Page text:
Bengal Tiger at the Baghdad Zoo, which was a finalist for this year’s Pulitzer Prize for drama, has been widely acclaimed as the first great play about the Iraq War. In fact, Rajiv Joseph’s play, currently on stage at the Mark Taper Forum in Los Angeles, accomplishes something bigger and more important.
While it is set in Baghdad not long after the 2003 American invasion, this utterly mesmerizing play is only peripherally about armed conflict. Instead, this brilliant young playwright uses the chaos of wartime Iraq as the perfect setting for a profound meditation on disquieting metaphysical questions.
What gives our lives, and deaths, meaning? Is there a way to reconcile our animal appetites with our nobler aspirations? Does God exist, and if so, how does He explain Himself? And how do we confused, hurt, and often angry mortals avoid the easy slide into evil?
If those timeless queries bring Samuel Beckett to mind, bingo: Joseph’s writing is reminiscent of the absurdist master, without feeling like an homage or copy. Like Beckett, he has a strong sense of play—Bengal Tiger is full of dark humor—and a knack for both resonant metaphors and vivid imagery. Unlike Beckett, whose plays are basically about stasis, he also provides a strong, suspenseful story.
Although the characters range from two American soldiers to the tiger of the title (who, after losing his life in the opening scene, regularly returns to the stage with philosophical monologues), the play is centered on Musa (Arian Moayed), an Iraqi working for the U.S. Army as a translator. He previously served as a gardener for Saddam Hussein’s psychopath son Uday, creating topiary animal figures out of the abundant foliage on a family estate.
Musa rightly considers himself an artist, but his canvas came at a heavy price: After Musa shows off his garden handiwork to his pretty sister, Uday claims the sister as his lover, and Musa is powerless to intervene. So he is happy to assist the Americans—at least until they start exhibiting their own brand of brutal recklessness.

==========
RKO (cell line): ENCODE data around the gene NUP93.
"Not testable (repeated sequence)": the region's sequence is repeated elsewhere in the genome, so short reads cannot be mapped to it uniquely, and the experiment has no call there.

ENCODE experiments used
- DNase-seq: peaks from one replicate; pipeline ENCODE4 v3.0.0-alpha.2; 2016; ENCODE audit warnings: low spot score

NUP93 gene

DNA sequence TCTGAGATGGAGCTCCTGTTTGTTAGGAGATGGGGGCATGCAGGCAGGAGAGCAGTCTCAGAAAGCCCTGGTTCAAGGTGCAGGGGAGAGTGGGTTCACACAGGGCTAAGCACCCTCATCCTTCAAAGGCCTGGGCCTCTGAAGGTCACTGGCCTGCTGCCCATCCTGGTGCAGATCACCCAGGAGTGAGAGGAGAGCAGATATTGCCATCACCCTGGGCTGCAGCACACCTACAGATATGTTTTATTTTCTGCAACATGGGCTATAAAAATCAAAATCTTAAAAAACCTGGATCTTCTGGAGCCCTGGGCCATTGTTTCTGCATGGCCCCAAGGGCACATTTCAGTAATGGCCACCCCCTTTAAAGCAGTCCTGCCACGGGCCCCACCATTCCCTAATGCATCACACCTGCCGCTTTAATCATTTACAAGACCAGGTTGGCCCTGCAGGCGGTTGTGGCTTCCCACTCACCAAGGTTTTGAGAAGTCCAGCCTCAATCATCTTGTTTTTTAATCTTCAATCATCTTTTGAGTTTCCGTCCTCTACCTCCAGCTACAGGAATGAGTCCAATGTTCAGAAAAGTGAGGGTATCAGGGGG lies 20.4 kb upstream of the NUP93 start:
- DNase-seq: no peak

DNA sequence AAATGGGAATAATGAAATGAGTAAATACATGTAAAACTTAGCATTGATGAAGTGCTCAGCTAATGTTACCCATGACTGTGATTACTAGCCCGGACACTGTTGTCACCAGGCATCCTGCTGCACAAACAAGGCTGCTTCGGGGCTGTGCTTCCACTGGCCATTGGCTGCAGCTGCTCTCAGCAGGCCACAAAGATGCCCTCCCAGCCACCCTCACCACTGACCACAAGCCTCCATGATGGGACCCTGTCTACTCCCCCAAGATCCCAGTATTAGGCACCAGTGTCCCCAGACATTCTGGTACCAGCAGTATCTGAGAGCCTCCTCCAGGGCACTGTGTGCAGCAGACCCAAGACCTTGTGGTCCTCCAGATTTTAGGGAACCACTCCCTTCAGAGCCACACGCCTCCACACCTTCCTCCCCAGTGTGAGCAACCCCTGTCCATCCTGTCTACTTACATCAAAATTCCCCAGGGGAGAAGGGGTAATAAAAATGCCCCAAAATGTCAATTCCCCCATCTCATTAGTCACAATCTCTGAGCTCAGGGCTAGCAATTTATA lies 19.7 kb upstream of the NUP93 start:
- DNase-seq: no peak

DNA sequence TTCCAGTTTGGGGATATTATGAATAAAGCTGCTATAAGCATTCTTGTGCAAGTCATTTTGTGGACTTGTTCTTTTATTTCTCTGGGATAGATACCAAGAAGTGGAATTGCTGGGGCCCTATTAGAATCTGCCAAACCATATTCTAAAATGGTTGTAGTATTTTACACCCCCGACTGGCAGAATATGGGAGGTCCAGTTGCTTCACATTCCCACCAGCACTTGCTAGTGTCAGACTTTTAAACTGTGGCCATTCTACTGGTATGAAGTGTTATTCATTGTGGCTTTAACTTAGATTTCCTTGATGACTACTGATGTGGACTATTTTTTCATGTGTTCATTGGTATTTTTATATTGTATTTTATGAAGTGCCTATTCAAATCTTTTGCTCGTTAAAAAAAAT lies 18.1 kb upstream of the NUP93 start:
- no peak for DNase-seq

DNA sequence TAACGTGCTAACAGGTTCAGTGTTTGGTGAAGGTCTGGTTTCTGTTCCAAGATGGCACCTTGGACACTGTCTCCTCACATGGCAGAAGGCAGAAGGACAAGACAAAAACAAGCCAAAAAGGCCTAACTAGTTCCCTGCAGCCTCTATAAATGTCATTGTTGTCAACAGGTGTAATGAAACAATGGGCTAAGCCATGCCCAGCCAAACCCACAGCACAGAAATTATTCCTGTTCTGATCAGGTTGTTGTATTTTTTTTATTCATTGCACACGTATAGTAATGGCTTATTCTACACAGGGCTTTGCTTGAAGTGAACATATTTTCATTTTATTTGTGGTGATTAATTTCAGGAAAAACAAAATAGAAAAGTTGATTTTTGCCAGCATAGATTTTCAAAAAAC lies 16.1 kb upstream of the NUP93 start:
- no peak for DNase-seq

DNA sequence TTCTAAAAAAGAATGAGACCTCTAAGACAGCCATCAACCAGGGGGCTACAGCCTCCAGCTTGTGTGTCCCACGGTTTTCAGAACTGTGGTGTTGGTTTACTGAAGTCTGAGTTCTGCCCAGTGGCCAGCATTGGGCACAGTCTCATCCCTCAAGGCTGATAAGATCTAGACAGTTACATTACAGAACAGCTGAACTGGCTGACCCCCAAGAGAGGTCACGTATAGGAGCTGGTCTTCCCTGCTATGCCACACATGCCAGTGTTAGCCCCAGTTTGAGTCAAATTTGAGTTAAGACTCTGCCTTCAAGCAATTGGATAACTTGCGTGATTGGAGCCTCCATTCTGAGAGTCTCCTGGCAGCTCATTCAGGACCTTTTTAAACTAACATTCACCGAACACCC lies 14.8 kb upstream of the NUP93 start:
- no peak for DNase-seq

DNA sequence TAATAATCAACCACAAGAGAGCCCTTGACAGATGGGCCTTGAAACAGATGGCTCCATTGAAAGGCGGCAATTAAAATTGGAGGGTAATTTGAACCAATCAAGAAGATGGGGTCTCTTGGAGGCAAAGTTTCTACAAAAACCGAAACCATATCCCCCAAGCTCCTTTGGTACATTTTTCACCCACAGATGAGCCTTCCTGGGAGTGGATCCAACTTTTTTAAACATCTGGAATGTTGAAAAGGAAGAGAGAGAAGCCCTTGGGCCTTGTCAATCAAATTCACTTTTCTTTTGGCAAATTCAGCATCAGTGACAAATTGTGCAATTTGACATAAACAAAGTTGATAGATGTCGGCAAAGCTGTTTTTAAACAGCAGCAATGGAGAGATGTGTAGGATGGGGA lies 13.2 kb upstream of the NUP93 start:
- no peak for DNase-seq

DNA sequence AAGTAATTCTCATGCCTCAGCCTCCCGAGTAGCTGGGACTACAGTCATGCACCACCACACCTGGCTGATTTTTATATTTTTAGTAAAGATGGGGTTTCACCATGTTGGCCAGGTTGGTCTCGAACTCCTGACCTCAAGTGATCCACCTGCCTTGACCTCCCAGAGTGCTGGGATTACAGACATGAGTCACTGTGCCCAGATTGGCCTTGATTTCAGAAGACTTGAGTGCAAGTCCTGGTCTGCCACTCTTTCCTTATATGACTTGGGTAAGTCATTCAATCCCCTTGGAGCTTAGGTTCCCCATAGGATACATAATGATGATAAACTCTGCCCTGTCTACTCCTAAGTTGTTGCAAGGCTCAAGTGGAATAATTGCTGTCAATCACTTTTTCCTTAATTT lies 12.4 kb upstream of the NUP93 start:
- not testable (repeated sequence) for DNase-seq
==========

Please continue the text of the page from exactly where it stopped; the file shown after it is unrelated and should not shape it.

When the ghost of the slain Uday appears (this play has more ghosts than the entire Shakespeare canon) and starts goading him to take revenge, Musa insists he is not a killer. But is he kidding himself? Is the tiger correct in insisting we are driven by our appetites, and it is foolish to pretend otherwise?
Moises Kaufman, the genius behind The Laramie Project and The Three Trials of Oscar Wilde, beautifully stages this tricky material; in his hands, this idea-heavy play has no shortage of visceral jolts. (Be prepared for blood.) The ensemble cast is uniformly superb, as is Derek McLane’s sparse set design.
Bengal Tiger premiered last year at the Kirk Douglas Theatre in Culver City. To its credit, the Center Theatre Group decided to remount this bold and challenging work at the larger Mark Taper Forum, where it continues through May 30. Anyone interested in meaty, provocative theater or curious to encounter an exciting new playwright should not hesitate to head south. Find out for yourself how much metaphorical resonance a gold-plated pistol can possess.
Bengal Tiger at the Baghdad Zoo continues daily except Mondays through May 30 at the Mark Taper Forum, 135 N. Grand Ave. in downtown Los Angeles. Tickets are $20 to $65. Information: (213) 628-2772 or www.centertheatregroup.org.